The art logistics community must take a multi-faceted approach to sustainability goals and implement actionable practices, Jason Bailer Losh, director of business development, Dietl International, told delegates at the Hauser & Wirth ‘Sustainability in Action’ conference.
He warned against adopting a ‘one-size-fits-all’ solution such as switching to ocean freight, as well as greenwashing, where companies invest time and money in marketing their products or brand as green rather than adopting sustainable solutions.
“Transferring everything to ocean freight is often seen as the solution to reducing carbon footprint, but it is not a silver bullet,” said Losh.
“It can be problematic due to supply chain and capacity issues, as well as potential security threats and regional problems such as the current high harbor maintenance fees in the USA, for example.
“We need to adopt a multi-faceted approach including strategic carbon offsetting, educating staff and suppliers, and supporting stakeholders of all sizes in the supply chain to take part in green initiatives, which could mean subsidising smaller players.”
Dietl, a Global Critical Logistics (GCL) Company, has adopted an Environmental, Social and Governance (ESG) programme that integrates the principles of the UN Global Compact, an initiative committing companies to responsible business practices in the areas of human rights, labor, the environment, and corruption.
Under Dietl’s programme, customers can purchase carbon credits/offsets to offset their emissions by directing funds toward projects that reduce carbon dioxide and support sustainability programs, with one carbon credit offsetting one metric tonne of carbon.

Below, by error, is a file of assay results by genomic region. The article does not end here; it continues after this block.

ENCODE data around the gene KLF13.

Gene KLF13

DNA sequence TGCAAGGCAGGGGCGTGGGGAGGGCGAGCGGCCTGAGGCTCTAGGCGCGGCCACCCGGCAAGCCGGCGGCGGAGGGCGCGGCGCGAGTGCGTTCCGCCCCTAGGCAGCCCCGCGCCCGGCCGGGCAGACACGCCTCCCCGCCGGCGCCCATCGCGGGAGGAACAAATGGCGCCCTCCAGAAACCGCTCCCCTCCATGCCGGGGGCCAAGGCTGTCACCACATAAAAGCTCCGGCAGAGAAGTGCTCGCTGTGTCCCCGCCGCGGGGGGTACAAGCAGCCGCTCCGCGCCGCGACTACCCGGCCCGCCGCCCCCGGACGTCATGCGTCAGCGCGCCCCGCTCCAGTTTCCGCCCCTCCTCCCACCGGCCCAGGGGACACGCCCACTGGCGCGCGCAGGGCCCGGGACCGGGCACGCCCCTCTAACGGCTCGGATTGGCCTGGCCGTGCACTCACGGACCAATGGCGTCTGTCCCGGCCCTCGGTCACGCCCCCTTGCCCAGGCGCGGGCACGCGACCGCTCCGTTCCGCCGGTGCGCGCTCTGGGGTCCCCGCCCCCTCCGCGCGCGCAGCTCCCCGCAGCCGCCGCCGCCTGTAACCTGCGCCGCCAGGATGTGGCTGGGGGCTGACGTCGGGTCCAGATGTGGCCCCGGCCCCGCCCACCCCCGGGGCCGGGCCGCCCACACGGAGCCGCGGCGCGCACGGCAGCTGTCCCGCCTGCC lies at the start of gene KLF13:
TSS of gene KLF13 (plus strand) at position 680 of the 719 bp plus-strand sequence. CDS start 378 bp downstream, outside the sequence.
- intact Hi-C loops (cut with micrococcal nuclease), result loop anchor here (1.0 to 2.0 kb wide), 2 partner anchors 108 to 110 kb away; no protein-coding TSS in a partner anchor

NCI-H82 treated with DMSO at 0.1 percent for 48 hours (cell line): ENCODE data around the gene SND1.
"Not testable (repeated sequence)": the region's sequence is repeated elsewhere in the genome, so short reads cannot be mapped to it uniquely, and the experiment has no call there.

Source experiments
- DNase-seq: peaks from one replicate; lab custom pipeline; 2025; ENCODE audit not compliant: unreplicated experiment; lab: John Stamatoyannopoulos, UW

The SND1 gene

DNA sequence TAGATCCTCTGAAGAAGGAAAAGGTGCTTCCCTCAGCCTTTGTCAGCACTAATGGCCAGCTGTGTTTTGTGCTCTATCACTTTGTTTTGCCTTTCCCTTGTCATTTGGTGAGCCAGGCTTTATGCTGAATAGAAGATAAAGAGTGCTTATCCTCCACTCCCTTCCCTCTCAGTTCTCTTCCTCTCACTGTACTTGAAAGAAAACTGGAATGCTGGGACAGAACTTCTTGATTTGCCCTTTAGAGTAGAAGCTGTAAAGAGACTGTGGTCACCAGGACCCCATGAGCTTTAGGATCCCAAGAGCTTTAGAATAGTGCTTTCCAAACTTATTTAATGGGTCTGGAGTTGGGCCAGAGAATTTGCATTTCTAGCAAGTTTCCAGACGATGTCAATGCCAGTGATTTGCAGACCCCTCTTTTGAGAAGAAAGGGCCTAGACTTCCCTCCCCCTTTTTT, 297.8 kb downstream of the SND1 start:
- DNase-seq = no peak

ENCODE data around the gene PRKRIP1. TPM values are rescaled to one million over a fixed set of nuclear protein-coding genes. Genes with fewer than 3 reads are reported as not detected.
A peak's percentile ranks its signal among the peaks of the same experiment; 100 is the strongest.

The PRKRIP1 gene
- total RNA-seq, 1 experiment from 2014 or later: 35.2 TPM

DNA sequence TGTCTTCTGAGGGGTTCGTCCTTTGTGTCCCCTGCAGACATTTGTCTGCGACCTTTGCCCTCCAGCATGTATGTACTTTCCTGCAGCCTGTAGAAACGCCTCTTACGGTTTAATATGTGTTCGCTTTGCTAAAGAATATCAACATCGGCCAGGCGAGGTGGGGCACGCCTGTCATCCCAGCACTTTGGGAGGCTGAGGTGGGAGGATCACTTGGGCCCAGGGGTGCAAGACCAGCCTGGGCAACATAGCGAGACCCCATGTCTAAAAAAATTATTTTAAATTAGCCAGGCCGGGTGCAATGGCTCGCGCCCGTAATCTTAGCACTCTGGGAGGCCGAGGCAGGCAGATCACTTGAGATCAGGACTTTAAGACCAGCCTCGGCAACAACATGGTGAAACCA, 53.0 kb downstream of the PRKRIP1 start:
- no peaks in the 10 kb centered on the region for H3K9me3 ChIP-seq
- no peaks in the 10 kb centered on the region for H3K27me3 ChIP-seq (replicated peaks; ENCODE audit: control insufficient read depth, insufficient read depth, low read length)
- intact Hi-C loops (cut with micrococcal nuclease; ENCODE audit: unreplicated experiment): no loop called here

Losh gave an example of one initiative that the programme supports. It involves working with a community in the Brazilian rainforest that practices slash and burn agriculture and teaches them skills such as fishery, agriculture and long-term sustainability practices.
The New York, USA, headquartered forwarder, which in the last three and a half years has moved 56,000 shipments and 23 million kilos of art, also offers green packaging options, including reusable and recyclable crating systems.
Losh added that companies needed to educate their staff about sustainability, as well as looking to support smaller stakeholders in the supply chain to adopt sustainable business practices.
“Educating everybody inside of your businesses, having them implement change for the long-term and spreading that wealth of knowledge can translate to an immeasurable advantage,” said Losh.
“It is also up to the big players to help and subsidize mid-tier and smaller counterparts with the participation of initiatives, most of which can often be costly or inaccessible to smaller galleries.”
Dietl International is the largest provider in the US for art shipping, with 11 offices, and one of the first in the industry to integrate sustainability into its business blueprint.
The Sustainability in Action event took place in Sussex in the United Kingdom last week, bringing together stakeholders from across the art community to discuss ways of collaborating towards sustainable goals.